‘Woody Sez,’ the musical that kills fascists
To the world of folk music, or elementary school classes singing his songs, Woody Guthrie needs no introduction. But David Lutken, who knows the music from California to New York island, turns to the literary giant John Steinbeck for the words to describe Guthrie’s style.
“His voice sounded like a rusty tire iron.”
Lutken stops short of describing himself as the playwright behind “Woody Sez: The Life and Music of Woody Guthrie.” He uses the word “devised.” It’s Guthrie’s life, as revealed in Guthrie’s own words, that he’s presenting.
“Woody Sez” opens at 7 p.m. Wednesday at Geva Theatre Center’s Fielding Stage and runs through Feb. 19.
In addition to the show itself, the three 3 p.m. Sunday matinees will be followed by an hourlong hootenanny, a folk music free-for-all where the cast will be joined in the theater lobby by anyone who wants to bring along an instrument, or to just sing and dance, to the music of Guthrie and his era. They’ll start about a half-hour after the show.
“This music is some of the greatest music that America has ever produced, I would say,” Lutken says.
A melting pot of American folk music: Scotch-Irish, Mexican, country-western. A lot of songs that Lutken learned when he was a kid, even though much of it is not kids’ music. Guthrie’s music is, he says, “A combination of many things that sort of came together in him.”
Almost certainly, Joe Hill protest songs were a part of that. It’s a long line of outrage and questions. Woody Guthrie begat Arlo Guthrie. But as much as anyone or anything, it was Joe Hill who begat Woody Guthrie. A songwriter and labor activist, Hill was executed by firing squad in 1915 for a murder he likely did not commit. Perhaps, it’s been said by his biographers, it was an act meant to clear the landscape of Hill’s meddlesome lyrics.
Many of our great protest singers lived short lives of desperation. Phil Ochs was 35 when he died. Steve Earle, he’s still alive, but there were damn near a few times when he wasn’t. And Guthrie was only 55 when he died from complications of the neurological disorder Huntington’s disease in 1967.
But fortunately, most have survived, and carried on the movement. Some of the most prominent big thinkers in American songwriting have said they were influenced by Guthrie’s music: Bob Dylan, Bruce Springsteen and Johnny Cash among them.
They were songwriting royalty snared by, “Not only the music of it,” Lutken says, “but the poetry of it.”
And many have been snared by the political and social dust raised by Guthrie.
The slogan, “This machine kills fascists,” was generally displayed on his guitar. He endorsed communist thinking. Yet, unlike fellow folkie Pete Seeger, Guthrie does not appear to have been a member of the Communist Party or any group of anarchists. He wasn’t a joiner. (Although for a short while, he did write a pro-communist newspaper column, “Woody Sez.”)
Lutken has already brought Guthrie to Geva in the past, in a musical called “Woody Guthrie’s American Song.” It’s a part of the deep background in Guthrie’s music, and the folk music of the era.
In fact, through Guthrie is how Lutken and Harold Leventhal connected in the 1990s. Leventhal was Guthrie’s manager and trustee of Guthrie’s estate, as well as the manager of The Weavers, Pete Seeger, Arlo Guthrie and, for a while, Bob Dylan. His office was in the Fisk Building in midtown Manhattan, where he had stashed a big box of Guthrie-related items, which he allowed Lutken to poke through.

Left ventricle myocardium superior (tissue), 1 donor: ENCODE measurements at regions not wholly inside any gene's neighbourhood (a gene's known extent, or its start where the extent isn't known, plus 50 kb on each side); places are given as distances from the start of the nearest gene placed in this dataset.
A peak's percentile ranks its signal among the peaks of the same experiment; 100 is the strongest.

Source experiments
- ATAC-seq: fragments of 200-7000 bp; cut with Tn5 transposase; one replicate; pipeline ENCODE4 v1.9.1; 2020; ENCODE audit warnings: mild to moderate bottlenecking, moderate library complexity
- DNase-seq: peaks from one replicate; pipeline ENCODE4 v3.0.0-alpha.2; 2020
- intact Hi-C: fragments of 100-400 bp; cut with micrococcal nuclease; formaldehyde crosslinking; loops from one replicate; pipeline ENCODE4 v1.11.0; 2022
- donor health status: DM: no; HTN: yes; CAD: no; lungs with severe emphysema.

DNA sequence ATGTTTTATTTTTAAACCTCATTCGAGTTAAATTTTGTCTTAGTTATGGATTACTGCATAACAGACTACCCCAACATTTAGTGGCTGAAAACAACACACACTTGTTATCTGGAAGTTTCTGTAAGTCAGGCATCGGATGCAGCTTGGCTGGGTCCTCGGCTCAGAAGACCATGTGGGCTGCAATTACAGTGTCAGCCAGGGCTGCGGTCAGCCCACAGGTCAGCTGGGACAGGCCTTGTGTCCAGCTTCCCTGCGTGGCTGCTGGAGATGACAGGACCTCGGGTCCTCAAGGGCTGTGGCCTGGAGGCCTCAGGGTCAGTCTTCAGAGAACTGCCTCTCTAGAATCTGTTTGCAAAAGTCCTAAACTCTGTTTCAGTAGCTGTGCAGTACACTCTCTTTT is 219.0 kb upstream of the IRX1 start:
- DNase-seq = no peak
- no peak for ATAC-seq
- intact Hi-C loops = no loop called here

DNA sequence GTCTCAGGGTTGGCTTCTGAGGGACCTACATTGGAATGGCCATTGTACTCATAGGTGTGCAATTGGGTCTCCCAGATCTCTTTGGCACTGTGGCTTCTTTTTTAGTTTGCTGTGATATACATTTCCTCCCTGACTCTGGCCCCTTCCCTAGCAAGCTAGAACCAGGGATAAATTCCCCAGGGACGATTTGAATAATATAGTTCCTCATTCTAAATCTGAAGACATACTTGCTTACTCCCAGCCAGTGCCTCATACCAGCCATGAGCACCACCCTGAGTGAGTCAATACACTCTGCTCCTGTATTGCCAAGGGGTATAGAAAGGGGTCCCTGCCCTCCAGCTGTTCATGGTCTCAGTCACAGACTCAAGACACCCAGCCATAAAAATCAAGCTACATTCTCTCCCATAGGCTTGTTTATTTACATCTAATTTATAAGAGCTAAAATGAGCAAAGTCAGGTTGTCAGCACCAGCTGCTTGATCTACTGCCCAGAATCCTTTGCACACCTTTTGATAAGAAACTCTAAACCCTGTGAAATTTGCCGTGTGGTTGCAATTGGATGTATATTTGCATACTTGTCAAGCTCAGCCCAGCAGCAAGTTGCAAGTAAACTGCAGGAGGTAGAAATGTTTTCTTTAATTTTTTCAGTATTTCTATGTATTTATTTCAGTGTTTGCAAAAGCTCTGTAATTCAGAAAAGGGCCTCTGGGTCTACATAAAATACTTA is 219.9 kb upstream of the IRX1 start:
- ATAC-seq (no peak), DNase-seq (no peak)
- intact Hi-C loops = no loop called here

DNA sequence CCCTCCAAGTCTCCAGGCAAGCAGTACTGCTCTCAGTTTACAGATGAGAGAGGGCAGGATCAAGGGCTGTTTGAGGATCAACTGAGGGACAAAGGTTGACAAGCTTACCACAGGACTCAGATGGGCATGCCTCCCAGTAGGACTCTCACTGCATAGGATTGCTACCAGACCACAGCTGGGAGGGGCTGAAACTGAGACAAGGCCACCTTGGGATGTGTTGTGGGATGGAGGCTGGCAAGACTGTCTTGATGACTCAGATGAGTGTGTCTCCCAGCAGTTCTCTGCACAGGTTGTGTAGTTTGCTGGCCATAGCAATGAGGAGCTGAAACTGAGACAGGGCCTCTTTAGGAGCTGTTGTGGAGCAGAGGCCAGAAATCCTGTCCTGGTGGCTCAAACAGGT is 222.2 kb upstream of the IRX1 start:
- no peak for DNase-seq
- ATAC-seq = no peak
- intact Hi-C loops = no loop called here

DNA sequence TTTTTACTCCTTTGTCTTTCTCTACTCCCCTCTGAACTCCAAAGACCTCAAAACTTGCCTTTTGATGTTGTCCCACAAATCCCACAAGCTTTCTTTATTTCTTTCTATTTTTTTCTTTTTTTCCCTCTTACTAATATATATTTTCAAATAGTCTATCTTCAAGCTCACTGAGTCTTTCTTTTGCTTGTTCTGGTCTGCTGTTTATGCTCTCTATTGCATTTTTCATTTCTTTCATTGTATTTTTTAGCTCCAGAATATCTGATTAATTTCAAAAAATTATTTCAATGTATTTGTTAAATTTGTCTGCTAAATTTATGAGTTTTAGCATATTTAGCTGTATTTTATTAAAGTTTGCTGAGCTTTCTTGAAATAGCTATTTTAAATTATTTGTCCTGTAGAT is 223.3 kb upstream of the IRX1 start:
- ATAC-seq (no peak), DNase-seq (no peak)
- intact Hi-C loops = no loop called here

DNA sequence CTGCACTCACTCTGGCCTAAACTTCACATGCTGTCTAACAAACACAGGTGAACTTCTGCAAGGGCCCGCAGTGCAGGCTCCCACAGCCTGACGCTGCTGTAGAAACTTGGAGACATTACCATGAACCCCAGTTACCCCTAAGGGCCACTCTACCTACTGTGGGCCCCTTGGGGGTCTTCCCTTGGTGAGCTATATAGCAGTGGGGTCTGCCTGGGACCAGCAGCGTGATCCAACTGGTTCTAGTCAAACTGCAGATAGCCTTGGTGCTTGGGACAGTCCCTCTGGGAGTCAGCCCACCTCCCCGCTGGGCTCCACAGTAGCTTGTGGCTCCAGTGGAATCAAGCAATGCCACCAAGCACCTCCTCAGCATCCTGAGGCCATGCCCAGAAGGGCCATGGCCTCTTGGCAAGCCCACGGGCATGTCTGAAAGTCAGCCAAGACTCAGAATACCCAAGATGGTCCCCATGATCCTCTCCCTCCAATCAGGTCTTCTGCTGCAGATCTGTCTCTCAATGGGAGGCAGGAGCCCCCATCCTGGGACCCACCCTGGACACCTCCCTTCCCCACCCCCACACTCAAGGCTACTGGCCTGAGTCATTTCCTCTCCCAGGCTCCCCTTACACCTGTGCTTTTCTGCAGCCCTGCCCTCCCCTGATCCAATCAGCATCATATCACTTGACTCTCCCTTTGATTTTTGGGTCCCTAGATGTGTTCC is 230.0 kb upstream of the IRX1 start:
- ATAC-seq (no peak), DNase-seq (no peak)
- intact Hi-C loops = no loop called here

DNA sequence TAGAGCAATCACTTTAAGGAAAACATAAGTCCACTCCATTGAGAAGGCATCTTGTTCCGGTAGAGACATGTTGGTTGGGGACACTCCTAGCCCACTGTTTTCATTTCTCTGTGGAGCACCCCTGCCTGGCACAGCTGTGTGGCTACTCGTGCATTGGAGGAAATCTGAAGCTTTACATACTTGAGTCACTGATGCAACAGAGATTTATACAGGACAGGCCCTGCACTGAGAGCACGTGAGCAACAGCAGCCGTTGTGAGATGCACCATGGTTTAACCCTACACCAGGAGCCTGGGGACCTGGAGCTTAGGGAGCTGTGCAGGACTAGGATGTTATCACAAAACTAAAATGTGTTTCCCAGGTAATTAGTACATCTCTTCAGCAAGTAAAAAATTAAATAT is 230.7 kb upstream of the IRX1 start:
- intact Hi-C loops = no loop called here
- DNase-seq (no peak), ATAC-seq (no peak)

Among the treasures was a script for “California to the New York Island,” written in 1956 by Millard Lampell; he had been in a 1940s vocal group called The Almanac Singers, along with Guthrie and Seeger.
“California to the New York Island,” as it turned out, was a tribute show celebrating the music of Guthrie, as his health was failing. A show for 40 actors and singers. Lampell, Seeger, Burl Ives and Guthrie’s wife Marjorie were all involved when it was being staged in the ’50s.
At the suggestion of Leventhal, Lutken rescued it from the box.
“The first thing I did was to cut 36 people out of the cast,” Lutken says.
And that became “Woody Sez: The Life and Music of Woody Guthrie.” Leventhal died in 2005, but Lutken has continued to present it across the country and in Europe, China and the Middle East. For the Geva version, Lutken will be joined by three other singers and multi-string instrumentalists: David Finch, Maggie Hollenbeck and Rochester native Megan Loomis. You may have seen her in Geva productions “The Other Josh Cohen” and “The Road to Where” and her one-woman show during the Rochester Fringe Festival, “The Girl in the Band.”
“Woody Sez” offers Guthrie classics such as “Bound for Glory,” “Pastures of Plenty” and “This Land is Your Land,” and lesser-known pieces. He was challenging the passive thinking of the day. Guthrie was from Oklahoma, and his “The Ballad of Tom Joad” was directly drawn from the John Steinbeck novel of the Great Depression and the Oklahoma Dust Bowl, “The Grapes of Wrath.”
Guthrie’s best-known song, “This Land is Your Land,” supposedly a celebration of American values, and today sung in just about every elementary class across the country, was actually meant as a retort to “God Bless America.” Although the version of Guthrie’s song that became popular dropped some of the final verses that were critical of the country. Including this one:
One bright sunny morning in the shadow of the steeple
By the Relief Office I saw my people —
As they stood hungry, I stood there wondering if
God blessed America for me.
Many wonder to this day who is blessed. Lutken recalls a Rolling Stone interview with Arlo Guthrie. As Lutken recalls the story, “Woody took him out in the backyard at some point and taught him the last three verses to ‘This Land is Your Land.’ Because he thinks, if I don’t learn them, no one will remember.”